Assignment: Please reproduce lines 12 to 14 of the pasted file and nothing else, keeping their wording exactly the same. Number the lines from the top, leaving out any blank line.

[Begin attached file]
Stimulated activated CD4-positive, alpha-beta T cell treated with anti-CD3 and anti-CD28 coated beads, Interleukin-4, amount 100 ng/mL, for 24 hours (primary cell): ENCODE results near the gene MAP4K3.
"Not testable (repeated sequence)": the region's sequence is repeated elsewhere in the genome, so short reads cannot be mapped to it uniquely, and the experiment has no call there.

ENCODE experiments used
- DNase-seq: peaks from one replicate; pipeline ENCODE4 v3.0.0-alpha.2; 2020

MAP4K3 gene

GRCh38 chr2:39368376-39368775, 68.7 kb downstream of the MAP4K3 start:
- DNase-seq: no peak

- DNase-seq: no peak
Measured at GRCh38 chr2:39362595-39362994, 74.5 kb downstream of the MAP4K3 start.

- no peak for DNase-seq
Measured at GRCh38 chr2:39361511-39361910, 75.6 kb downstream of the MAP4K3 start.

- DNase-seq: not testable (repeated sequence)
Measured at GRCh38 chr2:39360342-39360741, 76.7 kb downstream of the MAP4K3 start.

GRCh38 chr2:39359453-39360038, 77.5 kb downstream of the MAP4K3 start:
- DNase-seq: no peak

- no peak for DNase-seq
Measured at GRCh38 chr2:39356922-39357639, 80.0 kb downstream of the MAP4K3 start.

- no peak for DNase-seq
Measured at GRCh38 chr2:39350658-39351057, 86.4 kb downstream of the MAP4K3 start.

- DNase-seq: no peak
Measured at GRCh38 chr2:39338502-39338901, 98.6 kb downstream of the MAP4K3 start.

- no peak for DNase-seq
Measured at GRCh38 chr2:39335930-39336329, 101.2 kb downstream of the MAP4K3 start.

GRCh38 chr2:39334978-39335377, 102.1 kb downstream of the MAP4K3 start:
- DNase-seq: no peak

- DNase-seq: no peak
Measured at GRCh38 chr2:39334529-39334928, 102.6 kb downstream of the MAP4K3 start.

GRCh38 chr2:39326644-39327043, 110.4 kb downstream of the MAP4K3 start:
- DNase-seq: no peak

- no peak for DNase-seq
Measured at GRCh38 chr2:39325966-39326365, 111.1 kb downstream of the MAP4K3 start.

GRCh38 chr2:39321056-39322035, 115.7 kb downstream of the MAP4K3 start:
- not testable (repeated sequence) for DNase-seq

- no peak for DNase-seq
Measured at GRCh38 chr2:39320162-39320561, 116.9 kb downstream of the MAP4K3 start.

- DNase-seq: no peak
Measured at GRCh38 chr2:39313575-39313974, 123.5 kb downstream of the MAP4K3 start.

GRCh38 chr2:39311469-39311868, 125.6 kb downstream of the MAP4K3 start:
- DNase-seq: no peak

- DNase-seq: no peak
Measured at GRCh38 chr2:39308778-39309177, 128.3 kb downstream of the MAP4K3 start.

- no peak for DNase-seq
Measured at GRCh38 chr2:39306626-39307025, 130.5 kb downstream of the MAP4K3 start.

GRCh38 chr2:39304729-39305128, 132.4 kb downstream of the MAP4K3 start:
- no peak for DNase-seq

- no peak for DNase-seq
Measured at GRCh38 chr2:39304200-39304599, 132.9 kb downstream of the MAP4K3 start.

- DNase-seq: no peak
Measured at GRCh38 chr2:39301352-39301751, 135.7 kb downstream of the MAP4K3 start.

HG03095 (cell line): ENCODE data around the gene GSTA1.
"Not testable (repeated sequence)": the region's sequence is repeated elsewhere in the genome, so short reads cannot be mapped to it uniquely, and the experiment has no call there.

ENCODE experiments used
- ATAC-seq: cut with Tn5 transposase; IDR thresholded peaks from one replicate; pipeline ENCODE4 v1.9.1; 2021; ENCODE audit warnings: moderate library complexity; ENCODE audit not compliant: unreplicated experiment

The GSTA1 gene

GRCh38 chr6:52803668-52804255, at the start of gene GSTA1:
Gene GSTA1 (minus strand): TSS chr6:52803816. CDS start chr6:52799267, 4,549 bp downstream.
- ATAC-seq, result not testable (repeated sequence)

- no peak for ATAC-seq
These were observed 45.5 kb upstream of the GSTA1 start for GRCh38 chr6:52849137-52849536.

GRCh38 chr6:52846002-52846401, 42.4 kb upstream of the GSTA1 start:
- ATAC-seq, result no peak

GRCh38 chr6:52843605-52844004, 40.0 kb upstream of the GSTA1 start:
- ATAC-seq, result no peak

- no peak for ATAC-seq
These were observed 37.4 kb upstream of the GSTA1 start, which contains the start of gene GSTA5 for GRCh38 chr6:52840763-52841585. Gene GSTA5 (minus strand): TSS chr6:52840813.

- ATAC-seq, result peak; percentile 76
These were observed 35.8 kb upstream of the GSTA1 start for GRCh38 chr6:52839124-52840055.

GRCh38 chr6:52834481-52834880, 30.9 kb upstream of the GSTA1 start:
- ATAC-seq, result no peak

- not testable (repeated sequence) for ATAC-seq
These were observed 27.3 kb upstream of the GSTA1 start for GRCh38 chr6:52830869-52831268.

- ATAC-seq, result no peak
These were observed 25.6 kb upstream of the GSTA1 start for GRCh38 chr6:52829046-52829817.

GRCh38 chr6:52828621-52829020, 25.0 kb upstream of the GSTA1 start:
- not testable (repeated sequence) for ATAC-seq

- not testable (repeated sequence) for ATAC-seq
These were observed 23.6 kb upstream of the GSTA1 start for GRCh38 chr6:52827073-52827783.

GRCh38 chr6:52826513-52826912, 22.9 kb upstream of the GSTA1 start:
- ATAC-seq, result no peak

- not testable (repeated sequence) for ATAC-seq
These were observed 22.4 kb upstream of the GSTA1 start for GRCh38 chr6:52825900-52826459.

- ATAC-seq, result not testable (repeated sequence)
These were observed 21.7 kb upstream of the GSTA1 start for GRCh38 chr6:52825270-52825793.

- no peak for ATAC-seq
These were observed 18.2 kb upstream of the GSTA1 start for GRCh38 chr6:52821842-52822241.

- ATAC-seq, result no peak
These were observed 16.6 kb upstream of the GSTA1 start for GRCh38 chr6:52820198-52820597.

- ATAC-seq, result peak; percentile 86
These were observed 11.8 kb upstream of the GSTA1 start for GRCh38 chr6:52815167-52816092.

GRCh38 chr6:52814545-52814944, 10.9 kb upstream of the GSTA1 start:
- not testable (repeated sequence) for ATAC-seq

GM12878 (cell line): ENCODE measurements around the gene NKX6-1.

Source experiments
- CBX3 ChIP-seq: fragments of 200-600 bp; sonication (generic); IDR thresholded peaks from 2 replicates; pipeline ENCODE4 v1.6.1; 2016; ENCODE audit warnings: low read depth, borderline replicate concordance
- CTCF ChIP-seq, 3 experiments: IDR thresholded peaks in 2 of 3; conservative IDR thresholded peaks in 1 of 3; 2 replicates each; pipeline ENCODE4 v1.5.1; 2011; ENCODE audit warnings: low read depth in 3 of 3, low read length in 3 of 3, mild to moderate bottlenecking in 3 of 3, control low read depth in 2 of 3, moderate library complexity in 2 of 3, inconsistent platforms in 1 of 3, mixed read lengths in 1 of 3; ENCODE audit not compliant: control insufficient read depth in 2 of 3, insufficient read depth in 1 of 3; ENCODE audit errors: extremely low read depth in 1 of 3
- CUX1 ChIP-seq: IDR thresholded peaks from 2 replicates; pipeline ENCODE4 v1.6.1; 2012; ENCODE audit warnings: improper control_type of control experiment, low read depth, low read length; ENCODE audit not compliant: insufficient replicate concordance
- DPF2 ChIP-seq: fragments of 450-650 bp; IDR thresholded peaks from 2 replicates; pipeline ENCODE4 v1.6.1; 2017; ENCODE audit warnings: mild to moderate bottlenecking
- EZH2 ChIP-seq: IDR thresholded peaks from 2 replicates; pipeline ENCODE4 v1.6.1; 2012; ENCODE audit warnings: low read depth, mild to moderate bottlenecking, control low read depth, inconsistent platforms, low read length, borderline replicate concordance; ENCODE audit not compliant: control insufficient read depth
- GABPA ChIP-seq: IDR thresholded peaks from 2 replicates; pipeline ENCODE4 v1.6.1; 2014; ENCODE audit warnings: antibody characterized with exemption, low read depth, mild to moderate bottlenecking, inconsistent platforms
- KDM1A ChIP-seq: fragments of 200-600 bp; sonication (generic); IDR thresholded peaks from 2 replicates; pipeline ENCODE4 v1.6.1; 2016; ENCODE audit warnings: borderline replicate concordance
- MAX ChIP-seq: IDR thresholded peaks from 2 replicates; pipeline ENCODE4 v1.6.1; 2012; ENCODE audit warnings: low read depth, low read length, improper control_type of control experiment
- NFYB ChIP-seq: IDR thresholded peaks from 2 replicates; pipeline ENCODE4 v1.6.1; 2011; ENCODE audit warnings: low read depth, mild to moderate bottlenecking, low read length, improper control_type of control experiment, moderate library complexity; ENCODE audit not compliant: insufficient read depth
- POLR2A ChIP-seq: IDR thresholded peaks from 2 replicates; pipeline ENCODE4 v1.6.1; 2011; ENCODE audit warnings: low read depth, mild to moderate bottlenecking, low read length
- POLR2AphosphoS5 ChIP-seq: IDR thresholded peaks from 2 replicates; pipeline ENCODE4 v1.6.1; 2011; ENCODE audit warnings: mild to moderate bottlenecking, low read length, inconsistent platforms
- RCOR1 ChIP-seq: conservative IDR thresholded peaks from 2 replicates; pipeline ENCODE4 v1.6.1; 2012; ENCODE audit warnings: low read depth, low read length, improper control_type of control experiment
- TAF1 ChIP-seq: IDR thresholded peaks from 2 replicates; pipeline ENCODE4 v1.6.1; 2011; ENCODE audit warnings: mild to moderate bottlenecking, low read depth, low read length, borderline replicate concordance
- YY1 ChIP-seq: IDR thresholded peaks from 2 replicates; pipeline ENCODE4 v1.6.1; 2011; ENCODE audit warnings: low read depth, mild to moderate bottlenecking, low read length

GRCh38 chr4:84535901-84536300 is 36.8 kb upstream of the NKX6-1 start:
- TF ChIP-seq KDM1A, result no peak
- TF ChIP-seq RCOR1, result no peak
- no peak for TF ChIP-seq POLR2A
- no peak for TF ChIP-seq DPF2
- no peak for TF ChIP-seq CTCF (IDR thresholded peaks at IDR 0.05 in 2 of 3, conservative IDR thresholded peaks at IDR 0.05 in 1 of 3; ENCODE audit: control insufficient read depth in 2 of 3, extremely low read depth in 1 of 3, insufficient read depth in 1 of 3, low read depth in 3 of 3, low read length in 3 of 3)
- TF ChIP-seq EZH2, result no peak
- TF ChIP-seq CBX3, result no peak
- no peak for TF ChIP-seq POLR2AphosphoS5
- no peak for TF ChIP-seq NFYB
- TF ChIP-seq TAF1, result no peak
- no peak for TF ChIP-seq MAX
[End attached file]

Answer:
- DNase-seq: not testable (repeated sequence)
Measured at GRCh38 chr2:39360342-39360741, 76.7 kb downstream of the MAP4K3 start.

GRCh38 chr2:39359453-39360038, 77.5 kb downstream of the MAP4K3 start: